After feasting on a backup quarterback its last time out, a Seattle defense that's compiled eight interceptions over the past four games should be licking its chops at the possibility of facing the untested Brandstater. Cornerback Brandon Browner (42 tackles, 4 INT, 16 PD) had two of the team's four picks of Young in the win over the Eagles, and both he and rookie counterpart Richard Sherman (39 tackles, 2 INT, 10 PD) have improved as the season's gone along to help solidify a young secondary that limited Bradford to just 181 yards and a 50 percent completion rate (20-of-40) in the Week 11 meeting between the teams. End Chris Clemons (33 tackles, 8 sacks) was also a force in that contest, sacking Bradford three times and forcing two fumbles, and the Rams' makeshift line will have to account for the whereabouts of the Seahawks' best pass rusher. Seattle also held Steven Jackson to a harmless 42 yards on 15 carries and field one of the better run-stopping units in the league, with opponents averaging only 3.7 yards per rush attempt on a stout front seven anchored by nose tackle Brandon Mebane (38 tackles) and linebackers David Hawthorne (78 tackles, 1 sack, 3 INT) and Leroy Hill (75 tackles, 3 sacks). Hawthorne helped seal the Philadelphia game with a 77-yard interception return of Young in the fourth quarter.
WHEN THE SEAHAWKS HAVE THE BALL
Seattle had one of the worst rushing attacks in the NFL over this season's first half, but the offense has undergone a dramatic transformation in that area as of late. The Seahawks are averaging a healthy 141 yards per game on the ground over their last five games, with Lynch (854 rushing yards, 20 receptions, 9 total TD) responsible for most of the damage. The hard-charging back has amassed 591 rushing yards over that span and carried the ball at least 22 times in each of those tests, and he's scored a touchdown in eight consecutive games as well. Lynch's emergence has eased the burden on the often- erratic Tarvaris Jackson (2255 passing yards, 10 TD, 12 INT) and a reworked front line that's allowed 39 sacks, the third-most in the league, and also had a third opening-week starter go down to a season-ending injury when left tackle Russell Okung tore his pectorals against the Eagles. The receiving corps has been in a constant state of flux as well, but undrafted rookie Doug Baldwin (38 receptions, 2 TD) has turned into a pleasant surprise and second- year man Golden Tate (20 receptions, 3 TD) had his best game of the season in Week 13, catching four Jackson passes for 47 yards and a touchdown.
Lynch could be in for another productive evening when going up against a submissive St. Louis defense that's enabled opponents to rush for over 125 yards eight times this season, with three of those foes surpassing 200 yards in a game. Making matters worse, the Rams may be without starting defensive tackle Fred Robbins (23 tackles, 1 sack) for Monday's battle due to a back injury, which could place additional pressure on leading tackler James Laurinaitis (102 tackles, 3 sacks, 2 INT) and Chris Chamberlain (53 tackles, 1 sack, 1 INT) to make plays. St. Louis will get back hard-hitting strong safety Darian Stewart (61 tackles, 2 sacks, 1 INT), who came through with eight tackles and a sack in last month's loss to Seattle, from a concussion that kept him out of the San Francisco game, and that should help stabilize things somewhat. The defense's star has been fourth-year end Chris Long (28 tackles, 12 sacks), with the former No. 2 overall draft pick putting together a Pro Bowl-caliber season while generating nine sacks over the last six games, while rookie first-round choice Robert Quinn (15 tackles, 5 sacks) has gotten to the quarterback four times during that stretch. Those two will need to be bringing the heat consistently to help protect a depleted secondary that's without three of its top four cornerbacks due to injuries.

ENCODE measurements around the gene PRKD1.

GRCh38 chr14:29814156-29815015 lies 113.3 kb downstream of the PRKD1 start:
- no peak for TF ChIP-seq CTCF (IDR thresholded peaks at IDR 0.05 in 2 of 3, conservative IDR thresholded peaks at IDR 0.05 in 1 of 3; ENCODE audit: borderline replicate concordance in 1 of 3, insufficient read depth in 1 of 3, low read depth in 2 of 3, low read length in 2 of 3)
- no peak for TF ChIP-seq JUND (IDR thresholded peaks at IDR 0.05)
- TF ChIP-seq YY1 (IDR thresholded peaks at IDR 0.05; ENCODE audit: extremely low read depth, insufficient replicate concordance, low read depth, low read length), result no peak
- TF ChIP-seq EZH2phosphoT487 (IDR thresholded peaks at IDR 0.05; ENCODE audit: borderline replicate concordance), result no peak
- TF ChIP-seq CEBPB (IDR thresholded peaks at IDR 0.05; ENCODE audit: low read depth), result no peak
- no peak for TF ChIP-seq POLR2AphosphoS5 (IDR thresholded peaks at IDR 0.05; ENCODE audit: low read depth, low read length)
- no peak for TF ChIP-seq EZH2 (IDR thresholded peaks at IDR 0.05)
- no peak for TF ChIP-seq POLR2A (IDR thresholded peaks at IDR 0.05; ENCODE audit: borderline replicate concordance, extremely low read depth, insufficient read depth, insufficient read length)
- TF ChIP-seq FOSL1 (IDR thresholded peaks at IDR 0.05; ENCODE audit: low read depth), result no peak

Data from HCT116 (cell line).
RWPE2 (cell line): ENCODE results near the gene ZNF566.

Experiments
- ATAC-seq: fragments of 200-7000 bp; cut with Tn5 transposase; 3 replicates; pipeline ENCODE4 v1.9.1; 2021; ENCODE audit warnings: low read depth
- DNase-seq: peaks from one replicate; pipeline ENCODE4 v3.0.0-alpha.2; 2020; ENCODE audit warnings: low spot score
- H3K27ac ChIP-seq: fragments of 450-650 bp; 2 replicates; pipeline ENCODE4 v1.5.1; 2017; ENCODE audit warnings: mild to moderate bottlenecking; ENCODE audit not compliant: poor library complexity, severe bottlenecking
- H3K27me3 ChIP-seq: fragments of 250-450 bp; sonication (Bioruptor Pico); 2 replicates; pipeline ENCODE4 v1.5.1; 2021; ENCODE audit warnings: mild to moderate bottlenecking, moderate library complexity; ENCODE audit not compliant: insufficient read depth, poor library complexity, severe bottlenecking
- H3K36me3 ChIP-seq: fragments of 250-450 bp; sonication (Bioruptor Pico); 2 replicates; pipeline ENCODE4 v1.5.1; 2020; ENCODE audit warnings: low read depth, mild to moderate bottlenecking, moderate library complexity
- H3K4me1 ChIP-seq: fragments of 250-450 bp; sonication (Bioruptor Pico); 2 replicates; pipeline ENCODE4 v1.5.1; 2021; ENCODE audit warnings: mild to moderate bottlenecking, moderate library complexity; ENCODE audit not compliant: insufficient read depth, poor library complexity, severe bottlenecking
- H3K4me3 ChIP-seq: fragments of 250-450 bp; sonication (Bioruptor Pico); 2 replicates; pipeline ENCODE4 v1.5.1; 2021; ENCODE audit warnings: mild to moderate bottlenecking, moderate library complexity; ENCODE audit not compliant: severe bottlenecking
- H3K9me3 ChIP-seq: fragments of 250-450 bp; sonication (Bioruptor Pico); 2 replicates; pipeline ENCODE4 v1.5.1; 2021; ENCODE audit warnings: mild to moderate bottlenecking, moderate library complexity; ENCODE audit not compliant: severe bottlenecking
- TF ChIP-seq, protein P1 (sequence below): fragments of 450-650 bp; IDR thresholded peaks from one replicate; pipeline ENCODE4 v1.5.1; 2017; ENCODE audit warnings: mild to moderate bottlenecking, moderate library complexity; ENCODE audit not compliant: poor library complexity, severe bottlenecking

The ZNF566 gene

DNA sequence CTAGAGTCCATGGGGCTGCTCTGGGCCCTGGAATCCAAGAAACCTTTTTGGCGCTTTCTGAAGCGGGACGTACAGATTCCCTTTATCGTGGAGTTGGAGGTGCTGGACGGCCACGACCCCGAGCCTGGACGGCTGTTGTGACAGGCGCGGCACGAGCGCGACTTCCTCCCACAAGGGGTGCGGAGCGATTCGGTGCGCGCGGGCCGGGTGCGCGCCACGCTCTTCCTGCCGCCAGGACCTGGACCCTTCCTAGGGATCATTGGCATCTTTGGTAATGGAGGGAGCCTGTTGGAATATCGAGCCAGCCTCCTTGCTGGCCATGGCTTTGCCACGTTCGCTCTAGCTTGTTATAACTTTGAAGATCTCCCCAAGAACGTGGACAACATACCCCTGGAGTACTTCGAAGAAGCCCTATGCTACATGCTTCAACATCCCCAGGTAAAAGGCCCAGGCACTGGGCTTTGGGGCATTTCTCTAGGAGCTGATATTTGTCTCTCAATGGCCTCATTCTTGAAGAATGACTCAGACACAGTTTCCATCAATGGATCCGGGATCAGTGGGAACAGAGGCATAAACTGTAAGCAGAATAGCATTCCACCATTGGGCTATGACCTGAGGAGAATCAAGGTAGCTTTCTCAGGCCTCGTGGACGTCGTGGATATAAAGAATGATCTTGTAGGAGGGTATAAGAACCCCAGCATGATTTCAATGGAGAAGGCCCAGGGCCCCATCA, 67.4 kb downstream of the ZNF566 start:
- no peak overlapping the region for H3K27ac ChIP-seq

KEYS TO THE GAME
The Seattle offense has rebuilt itself around the hard running of Lynch over the course of this season's second half, and that figures to be the game plan once again this week in a matchup with the NFL's worst run defense. It's absolutely essential for the Rams to prevent the Seahawks' catalyst from going ballistic, and holding Lynch in check would allow St. Louis to utilize its strength of pressuring the passer against an offensive line that hasn't been very good in protection.
Although Spagnuolo is holding out hope that Bradford can play, the odds of the Rams sending out their franchise quarterback in a relatively meaningless game appear long. That means Brandstater is going to have to show himself to at least be a serviceable option, and getting Steven Jackson untracked would certainly help the cause as well. That'll be a difficult assignment, however, considering St. Louis' problems up front and the Seahawks' usually solid play in defending the run.
Playing at home against a two-win team likely starting a third-string quarterback with no experience, the Seahawks have a game that's made to order here as long as they don't cripple themselves with mistakes. Seattle is 3-2 this season when committing one turnover or less but 2-5 when having two or more giveaways, so it's important that Tarvaris Jackson makes good decisions like he was able to do against Philadelphia.
The decimated Rams would have been hard-pressed to come away with a victory in a venue in which they've experienced little success over the years even if Bradford managed to suit up, and there's practically no chance of that considering the deplorable state of the team's offensive line. Shutting down the league's lowest-scoring team should be no sweat for a Seattle defense that's been performing well in recent weeks with Brandstater at the controls, and Lynch stands a good chance of adding to his string of dominant games against a porous St. Louis stop unit. The Seahawks won't need to get fancy to keep their playoff dreams still plausible with another win; a workmanlike effort would do just fine.
Sports Network Predicted Outcome: Seahawks 24, Rams 3